Disclosure: I was compensated for this post. All opinions on this blog are my own. How safe is your home? I stopped to think about it a bit and the question gave me pause. I’d like to think my home is a safe place for my girls. I would die if anything were to ever happen to them. Home safety should be a priority. It’s always good to go over safety tips to make sure that you are doing everything in your power to make your home as safe as possible for your family. 1.
Disclosure: This post was sponsored by Buscopan. All opinions on this blog are my own. With my schedule, it feels like I never stop moving. Not only am I busy with work, but I’m also taking care of the kids, attending social gatherings and sharing lots of delicious (and rich) food with friends. I’m not complaining because I love all these things. I’m no stranger to stomach cramps. My triggers are certain foods and stress which I learned are common among many people.
Disclosure: I am participating in the Chicken Farmers of Canada campaign managed by SJ Consulting. I received compensation in exchange for my participation in this campaign. The opinions on this blog are my own. I’m happy to share that I’ve been asked to be a Brand Ambassador for the Chicken Farmers of Canada for the coming year. This will be my fifth year!
Muck Rack makes it simple to find people, tweets, or articles that mention any name, keyword, company, hashtag etc. We've compiled this guide to help you make the most of your search.
Selecting a term
Start searching tweets, articles from media outlets, articles mentioned in tweets, journalists'
names, titles and bios with some suggested searches:
Companies or Topics (e.g. iPhone, Microsoft)
Phrases (e.g. "cloud computing") — use quotes to keep the terms together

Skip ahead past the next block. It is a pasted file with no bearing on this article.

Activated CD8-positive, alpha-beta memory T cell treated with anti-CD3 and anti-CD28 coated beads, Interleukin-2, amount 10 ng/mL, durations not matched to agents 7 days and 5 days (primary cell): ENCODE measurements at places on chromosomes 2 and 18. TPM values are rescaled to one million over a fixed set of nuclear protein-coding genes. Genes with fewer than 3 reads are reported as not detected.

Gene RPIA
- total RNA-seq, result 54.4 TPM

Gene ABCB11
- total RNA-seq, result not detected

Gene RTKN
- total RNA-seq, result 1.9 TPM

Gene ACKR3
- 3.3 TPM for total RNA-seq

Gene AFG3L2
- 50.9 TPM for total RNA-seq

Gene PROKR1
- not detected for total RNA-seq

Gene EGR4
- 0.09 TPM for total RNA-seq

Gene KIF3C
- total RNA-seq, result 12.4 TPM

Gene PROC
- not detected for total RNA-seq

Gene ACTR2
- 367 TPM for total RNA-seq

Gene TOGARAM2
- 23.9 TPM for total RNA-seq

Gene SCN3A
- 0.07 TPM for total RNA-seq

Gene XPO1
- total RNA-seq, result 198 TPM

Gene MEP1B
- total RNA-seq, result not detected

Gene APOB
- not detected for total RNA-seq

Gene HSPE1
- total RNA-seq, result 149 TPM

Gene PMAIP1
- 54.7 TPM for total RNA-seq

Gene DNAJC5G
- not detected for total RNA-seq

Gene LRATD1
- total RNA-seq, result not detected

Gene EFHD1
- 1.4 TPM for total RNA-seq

Twitter handles (e.g. @username) — returns those who have mentioned or replied to
Names (e.g. "David Pogue")
Hashtags (e.g. #sxsw, #london2012)
Bio details (e.g. vegan, Olympics, father)
Muck Rack's Advanced Search allows for many boolean operators.
Find results that mention multiple specified terms, use AND or
+. For example, ensure each result contains both Elon Musk and Mark Zuckerberg by
searching Musk AND Zuckerberg or Musk + Zuckerberg.
Use the operators OR or , to broaden your search when you'd like either of
multiple terms to appear in results. (This is the default behavior of our search when no operators
are used). For example, results will contain either cake or cookie by searching cake OR cookie or cake,cookie
Use NOT or - to subtract results from your search. For
example, searching Disney will yield results about the Walt Disney Company as well as Walt Disney
World Resort. To exclude mentions of Disney World, search for Disney -World or Disney
When using one of these operators with a phrase, enclose it in quotation marks. For example, you can
find results about smartphones excluding Apple's iPhone 4S by searching smartphone -"iPhone
Exact case matching or punctuation
If you're searching for a brand name or keyword that relies on specific punctuation marks or capitalization, you can
find results that match your exact query by adding matchcase: before the keyword you're searching for, like matchcase:E*TRADE .
Use parentheses to separate multiple
boolean phrases. For example, to find journalists talking about having fun in Disney World or
Disneyland, search for ("disney world" OR disneyland) AND fun.
An asterisk can be used to search for any variation of a root word truncated by the asterisk. For example, searching for admin* will return results for administrator, administration, administer, administered, etc.
A near operator is an AND operator where you can control the distance between the words. You can vary the distance the near operation uses by adding a forward slash and number (between 0-99) such as strawberries NEAR/10 "whipped cream", which means the strawberries must exist within 10 words of "whipped cream".